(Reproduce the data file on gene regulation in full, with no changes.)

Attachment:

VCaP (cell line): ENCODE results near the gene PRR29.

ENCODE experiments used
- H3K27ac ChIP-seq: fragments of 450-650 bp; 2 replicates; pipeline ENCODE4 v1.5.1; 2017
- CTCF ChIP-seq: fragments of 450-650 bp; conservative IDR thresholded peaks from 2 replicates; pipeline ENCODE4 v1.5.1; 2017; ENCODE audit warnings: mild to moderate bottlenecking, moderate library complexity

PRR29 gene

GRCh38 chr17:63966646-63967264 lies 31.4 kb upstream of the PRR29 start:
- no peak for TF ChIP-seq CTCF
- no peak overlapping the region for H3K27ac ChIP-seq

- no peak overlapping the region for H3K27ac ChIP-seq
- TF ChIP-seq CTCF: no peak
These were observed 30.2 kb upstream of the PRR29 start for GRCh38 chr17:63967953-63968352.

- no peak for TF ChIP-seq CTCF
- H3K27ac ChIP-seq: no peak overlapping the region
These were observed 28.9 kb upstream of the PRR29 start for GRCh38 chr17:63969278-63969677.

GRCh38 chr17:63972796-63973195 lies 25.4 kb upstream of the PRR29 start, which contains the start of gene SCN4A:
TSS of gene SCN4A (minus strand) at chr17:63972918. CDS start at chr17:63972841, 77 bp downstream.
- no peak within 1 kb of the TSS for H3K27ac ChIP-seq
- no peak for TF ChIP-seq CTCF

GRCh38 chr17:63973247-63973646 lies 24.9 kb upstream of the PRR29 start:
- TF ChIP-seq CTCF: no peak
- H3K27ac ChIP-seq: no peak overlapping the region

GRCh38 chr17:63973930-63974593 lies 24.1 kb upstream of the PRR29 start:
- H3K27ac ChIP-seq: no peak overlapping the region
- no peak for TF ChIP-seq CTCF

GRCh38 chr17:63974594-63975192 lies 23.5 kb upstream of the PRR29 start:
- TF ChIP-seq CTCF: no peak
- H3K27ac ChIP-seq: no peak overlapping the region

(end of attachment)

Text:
VCaP (cell line): ENCODE results near the gene PRR29.

ENCODE experiments used
- H3K27ac ChIP-seq: fragments of 450-650 bp; 2 replicates; pipeline ENCODE4 v1.5.1; 2017
- CTCF ChIP-seq: fragments of 450-650 bp; conservative IDR thresholded peaks from 2 replicates; pipeline ENCODE4 v1.5.1; 2017; ENCODE audit warnings: mild to moderate bottlenecking, moderate library complexity

PRR29 gene

GRCh38 chr17:63966646-63967264 lies 31.4 kb upstream of the PRR29 start:
- no peak for TF ChIP-seq CTCF
- no peak overlapping the region for H3K27ac ChIP-seq

- no peak overlapping the region for H3K27ac ChIP-seq
- TF ChIP-seq CTCF: no peak
These were observed 30.2 kb upstream of the PRR29 start for GRCh38 chr17:63967953-63968352.

- no peak for TF ChIP-seq CTCF
- H3K27ac ChIP-seq: no peak overlapping the region
These were observed 28.9 kb upstream of the PRR29 start for GRCh38 chr17:63969278-63969677.

GRCh38 chr17:63972796-63973195 lies 25.4 kb upstream of the PRR29 start, which contains the start of gene SCN4A:
TSS of gene SCN4A (minus strand) at chr17:63972918. CDS start at chr17:63972841, 77 bp downstream.
- no peak within 1 kb of the TSS for H3K27ac ChIP-seq
- no peak for TF ChIP-seq CTCF

GRCh38 chr17:63973247-63973646 lies 24.9 kb upstream of the PRR29 start:
- TF ChIP-seq CTCF: no peak
- H3K27ac ChIP-seq: no peak overlapping the region

GRCh38 chr17:63973930-63974593 lies 24.1 kb upstream of the PRR29 start:
- H3K27ac ChIP-seq: no peak overlapping the region
- no peak for TF ChIP-seq CTCF

GRCh38 chr17:63974594-63975192 lies 23.5 kb upstream of the PRR29 start:
- TF ChIP-seq CTCF: no peak
- H3K27ac ChIP-seq: no peak overlapping the region